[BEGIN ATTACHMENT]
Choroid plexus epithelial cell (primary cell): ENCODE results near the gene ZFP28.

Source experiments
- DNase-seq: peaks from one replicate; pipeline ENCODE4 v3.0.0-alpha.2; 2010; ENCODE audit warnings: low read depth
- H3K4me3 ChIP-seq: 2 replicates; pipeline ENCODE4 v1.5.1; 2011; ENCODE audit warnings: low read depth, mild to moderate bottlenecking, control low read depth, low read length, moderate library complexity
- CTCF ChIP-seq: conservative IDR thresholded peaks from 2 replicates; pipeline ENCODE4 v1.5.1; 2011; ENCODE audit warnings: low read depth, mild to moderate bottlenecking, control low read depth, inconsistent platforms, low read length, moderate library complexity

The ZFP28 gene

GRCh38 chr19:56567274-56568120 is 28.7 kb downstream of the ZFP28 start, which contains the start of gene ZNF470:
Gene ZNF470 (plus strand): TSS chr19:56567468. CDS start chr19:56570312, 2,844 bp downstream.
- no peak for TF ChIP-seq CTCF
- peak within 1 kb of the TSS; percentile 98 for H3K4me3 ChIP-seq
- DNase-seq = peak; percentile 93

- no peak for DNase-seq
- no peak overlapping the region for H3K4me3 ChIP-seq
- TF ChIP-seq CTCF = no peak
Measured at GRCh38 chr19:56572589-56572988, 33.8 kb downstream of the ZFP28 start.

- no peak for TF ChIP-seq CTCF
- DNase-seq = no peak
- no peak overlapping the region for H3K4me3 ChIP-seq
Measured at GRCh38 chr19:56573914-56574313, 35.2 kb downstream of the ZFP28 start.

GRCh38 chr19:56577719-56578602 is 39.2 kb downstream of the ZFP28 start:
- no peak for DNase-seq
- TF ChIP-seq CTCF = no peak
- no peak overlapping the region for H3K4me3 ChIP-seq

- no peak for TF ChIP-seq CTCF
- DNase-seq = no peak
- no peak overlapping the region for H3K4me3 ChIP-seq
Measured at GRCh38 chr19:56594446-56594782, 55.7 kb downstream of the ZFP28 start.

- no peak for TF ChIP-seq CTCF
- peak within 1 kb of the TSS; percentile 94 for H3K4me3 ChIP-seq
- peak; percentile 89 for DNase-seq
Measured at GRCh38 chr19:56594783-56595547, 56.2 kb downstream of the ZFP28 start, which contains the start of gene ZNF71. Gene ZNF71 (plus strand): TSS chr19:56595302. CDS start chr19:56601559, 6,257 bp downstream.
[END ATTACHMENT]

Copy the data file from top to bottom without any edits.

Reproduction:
Choroid plexus epithelial cell (primary cell): ENCODE results near the gene ZFP28.

Source experiments
- DNase-seq: peaks from one replicate; pipeline ENCODE4 v3.0.0-alpha.2; 2010; ENCODE audit warnings: low read depth
- H3K4me3 ChIP-seq: 2 replicates; pipeline ENCODE4 v1.5.1; 2011; ENCODE audit warnings: low read depth, mild to moderate bottlenecking, control low read depth, low read length, moderate library complexity
- CTCF ChIP-seq: conservative IDR thresholded peaks from 2 replicates; pipeline ENCODE4 v1.5.1; 2011; ENCODE audit warnings: low read depth, mild to moderate bottlenecking, control low read depth, inconsistent platforms, low read length, moderate library complexity

The ZFP28 gene

GRCh38 chr19:56567274-56568120 is 28.7 kb downstream of the ZFP28 start, which contains the start of gene ZNF470:
Gene ZNF470 (plus strand): TSS chr19:56567468. CDS start chr19:56570312, 2,844 bp downstream.
- no peak for TF ChIP-seq CTCF
- peak within 1 kb of the TSS; percentile 98 for H3K4me3 ChIP-seq
- DNase-seq = peak; percentile 93

- no peak for DNase-seq
- no peak overlapping the region for H3K4me3 ChIP-seq
- TF ChIP-seq CTCF = no peak
Measured at GRCh38 chr19:56572589-56572988, 33.8 kb downstream of the ZFP28 start.

- no peak for TF ChIP-seq CTCF
- DNase-seq = no peak
- no peak overlapping the region for H3K4me3 ChIP-seq
Measured at GRCh38 chr19:56573914-56574313, 35.2 kb downstream of the ZFP28 start.

GRCh38 chr19:56577719-56578602 is 39.2 kb downstream of the ZFP28 start:
- no peak for DNase-seq
- TF ChIP-seq CTCF = no peak
- no peak overlapping the region for H3K4me3 ChIP-seq

- no peak for TF ChIP-seq CTCF
- DNase-seq = no peak
- no peak overlapping the region for H3K4me3 ChIP-seq
Measured at GRCh38 chr19:56594446-56594782, 55.7 kb downstream of the ZFP28 start.

- no peak for TF ChIP-seq CTCF
- peak within 1 kb of the TSS; percentile 94 for H3K4me3 ChIP-seq
- peak; percentile 89 for DNase-seq
Measured at GRCh38 chr19:56594783-56595547, 56.2 kb downstream of the ZFP28 start, which contains the start of gene ZNF71. Gene ZNF71 (plus strand): TSS chr19:56595302. CDS start chr19:56601559, 6,257 bp downstream.